Here is a detailed summary on where U.S stands on covid -19 tests till date as it is the most affected nation but with the highest number of tests.

covid 19- tests, Crave Monger
covid 19- tests, Crave Monger

As of now, more than 3.4 million coronavirus tests had been conducted in the United States, according to the COVID – 19 Tracking Project, which relies on state public health data. But to curb the pandemic in a country of more than 329 million people, that’s not nearly enough. As a result, researchers are racing to develop new tests that they can scale up quickly. 

Here’s where things stand with tests for COVID-19 including those currently used in clinics and others under development.

PCR Based Tests

The current gold standard for diagnostic tests is based on a method that searches for bits of the virus’s genetic material (SN: 3/6/20). Most available tests rely on swabs from a person’s nose or throat, which are then sent to a lab where researchers use a technique called polymerase chain reaction, or PCR, to detect tiny amounts of the coronavirus. PCR-based tests typically take about three to four hours.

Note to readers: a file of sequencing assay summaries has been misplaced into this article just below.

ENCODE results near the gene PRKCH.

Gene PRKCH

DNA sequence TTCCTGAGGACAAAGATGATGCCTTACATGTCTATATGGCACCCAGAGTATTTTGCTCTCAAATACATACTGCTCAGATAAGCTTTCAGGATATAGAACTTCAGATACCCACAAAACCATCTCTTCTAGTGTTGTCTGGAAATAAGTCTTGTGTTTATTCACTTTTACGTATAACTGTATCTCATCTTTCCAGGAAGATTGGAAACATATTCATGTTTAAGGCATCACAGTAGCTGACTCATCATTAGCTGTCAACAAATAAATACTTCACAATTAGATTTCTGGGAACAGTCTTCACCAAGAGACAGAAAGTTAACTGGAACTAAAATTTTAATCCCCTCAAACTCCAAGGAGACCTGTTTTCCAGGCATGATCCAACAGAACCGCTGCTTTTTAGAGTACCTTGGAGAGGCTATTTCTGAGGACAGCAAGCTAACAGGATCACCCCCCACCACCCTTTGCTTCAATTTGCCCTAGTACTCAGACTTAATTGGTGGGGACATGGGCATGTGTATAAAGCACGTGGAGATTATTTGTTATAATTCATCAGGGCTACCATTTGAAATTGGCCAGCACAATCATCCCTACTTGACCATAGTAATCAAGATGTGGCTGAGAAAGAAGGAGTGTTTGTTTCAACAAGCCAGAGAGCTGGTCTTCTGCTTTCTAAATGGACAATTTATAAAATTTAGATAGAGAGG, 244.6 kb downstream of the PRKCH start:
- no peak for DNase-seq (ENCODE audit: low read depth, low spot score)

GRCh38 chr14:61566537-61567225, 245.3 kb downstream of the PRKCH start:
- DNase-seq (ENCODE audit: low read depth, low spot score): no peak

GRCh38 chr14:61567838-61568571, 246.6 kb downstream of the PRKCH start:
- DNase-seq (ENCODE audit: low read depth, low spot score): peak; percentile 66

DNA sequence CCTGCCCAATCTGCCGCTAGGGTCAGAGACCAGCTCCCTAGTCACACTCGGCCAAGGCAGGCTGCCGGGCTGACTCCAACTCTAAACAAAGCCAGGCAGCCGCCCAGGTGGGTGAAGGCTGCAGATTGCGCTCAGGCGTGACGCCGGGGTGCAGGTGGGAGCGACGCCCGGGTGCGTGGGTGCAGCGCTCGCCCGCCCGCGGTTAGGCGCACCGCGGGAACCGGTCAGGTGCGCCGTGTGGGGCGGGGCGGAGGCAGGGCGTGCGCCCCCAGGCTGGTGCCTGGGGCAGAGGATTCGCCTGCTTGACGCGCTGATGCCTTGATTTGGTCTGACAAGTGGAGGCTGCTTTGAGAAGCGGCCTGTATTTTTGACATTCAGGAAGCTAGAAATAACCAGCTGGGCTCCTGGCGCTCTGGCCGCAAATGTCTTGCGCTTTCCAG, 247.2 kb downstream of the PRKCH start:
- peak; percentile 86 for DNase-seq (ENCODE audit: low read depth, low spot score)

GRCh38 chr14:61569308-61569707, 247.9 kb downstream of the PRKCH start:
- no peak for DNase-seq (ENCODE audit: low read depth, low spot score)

On April 10, the U.S. Food and Drug Administration approved an emergency use authorization for a COVID-19 saliva test using a patient’s spit. That test — developed by researchers at Rutgers University in Piscataway, N.J., and now being rolled out in New Jersey — also relies on PCR to detect viral genes. But it skips the step requiring a health care professional to swab the back of a patient’s throat or nose. Instead, patients spit into a tube. The test aims to help with swab shortages and protect health care workers from getting infected from the close contact needed to take a nasal or throat swab.

A Test For Exposure

Researchers and public health officials are also moving beyond diagnostic tests to better understand how far the pandemic may have spread undetected. Blood tests can help uncover people who have been exposed to the virus .

Such tests look for antibodies, an immune protein that the body produces to fight off an infection. These proteins also stick around in the body long after the infection clears. That allows researchers to identify people who didn’t know they had been infected, either because the patient didn’t have symptoms or wasn’t able to get a diagnostic test. Though a few tests have been approved recently by the FDA for emergency use, they are not yet widely available.  

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